Ida Limonova's first husband Natan Shafir in the Red Army

The Second World War

You probably think that the Second World War began with Germany’s invasion of Poland in September, 1939. For many years, the Soviet Union stated that the Great Patriotic War began in June, 1941.

Why the discrepancy? Because just before Adolf Hitler sent the German Army into Poland in 1939, his foreign minister, Joachim Ribbentrop signed a non-aggression pact with Joseph Stalin’s foreign minister, Vyacheslav Molotov. The Germans swept into Poland from the west on 1 September, 1939. Seventeen days later the Soviet Army took eastern Poland.

Over the next two years, Hitler and Stalin were actually allies. Until, that is, Hitler had the German Army invade the Soviet Union on 22 June, 1941. What he thought would be a short and easy victory did not turn out that way.

You will read that some of our interviewees do not refer to the Germans or even the Nazis, but Fascists, which is the term many citizens of the Soviet Union use.

You will also read about Jews in the Soviet Army. Indeed, around a half million Jews served in the armed forces and around 198,000 fell in battle.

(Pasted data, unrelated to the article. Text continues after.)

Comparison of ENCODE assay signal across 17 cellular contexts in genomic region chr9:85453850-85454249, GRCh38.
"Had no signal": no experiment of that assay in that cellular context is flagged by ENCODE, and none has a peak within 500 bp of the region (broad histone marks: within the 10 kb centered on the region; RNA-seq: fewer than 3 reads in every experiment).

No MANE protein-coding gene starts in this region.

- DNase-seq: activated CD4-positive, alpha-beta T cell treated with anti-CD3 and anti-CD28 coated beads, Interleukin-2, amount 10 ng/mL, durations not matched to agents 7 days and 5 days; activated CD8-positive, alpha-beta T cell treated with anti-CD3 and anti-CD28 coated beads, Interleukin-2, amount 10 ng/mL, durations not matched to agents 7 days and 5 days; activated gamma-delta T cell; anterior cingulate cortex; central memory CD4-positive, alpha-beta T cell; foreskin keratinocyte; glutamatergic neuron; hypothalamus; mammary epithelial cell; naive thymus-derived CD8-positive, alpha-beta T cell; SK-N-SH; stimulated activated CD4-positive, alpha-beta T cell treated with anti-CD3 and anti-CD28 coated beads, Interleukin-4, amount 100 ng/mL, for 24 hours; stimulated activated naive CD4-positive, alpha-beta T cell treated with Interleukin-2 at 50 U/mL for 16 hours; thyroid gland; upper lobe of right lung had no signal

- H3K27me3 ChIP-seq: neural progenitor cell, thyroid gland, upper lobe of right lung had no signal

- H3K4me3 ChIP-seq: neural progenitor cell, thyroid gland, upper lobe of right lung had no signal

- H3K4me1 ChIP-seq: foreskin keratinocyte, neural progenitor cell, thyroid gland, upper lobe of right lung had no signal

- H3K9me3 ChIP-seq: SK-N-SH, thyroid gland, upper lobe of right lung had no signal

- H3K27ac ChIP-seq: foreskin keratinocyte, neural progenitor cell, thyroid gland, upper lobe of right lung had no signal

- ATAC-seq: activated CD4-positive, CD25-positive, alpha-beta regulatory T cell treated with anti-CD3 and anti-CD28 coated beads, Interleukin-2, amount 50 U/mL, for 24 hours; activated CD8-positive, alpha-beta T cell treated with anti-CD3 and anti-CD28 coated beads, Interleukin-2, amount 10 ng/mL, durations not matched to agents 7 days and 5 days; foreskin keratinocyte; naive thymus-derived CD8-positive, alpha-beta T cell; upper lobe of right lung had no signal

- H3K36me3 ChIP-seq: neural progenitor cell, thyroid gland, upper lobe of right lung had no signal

Note: since Ukraine gained its independence in 1991, the authorities no longer refer to it as The Great Patriotic War, but the Second World War.

As for antisemitism: many of our interviewees tell us they felt little antisemitism as they were growing up or in the Soviet Army. That all changed after the war.

  • Kindergarten that Frieda Portnaya's daughter attended

Postwar antisemitism: the anti-cosmopolitan campaign and the doctors’ plot

Many interviewees speak of the anti-cosmopolitan campaign that began in 1948, and this was specifically antisemitic. It was followed in January, 1953 by the Doctors’ Plot, in which Jewish physicians were called ‘murderers in white coats.’ In both cases Jews were fired from their jobs, many were arrested. The trials set for Jewish doctors never took place as Stalin died in March of that year.

The death of Stalin in 1953 and Khrushchev’s 1956 speech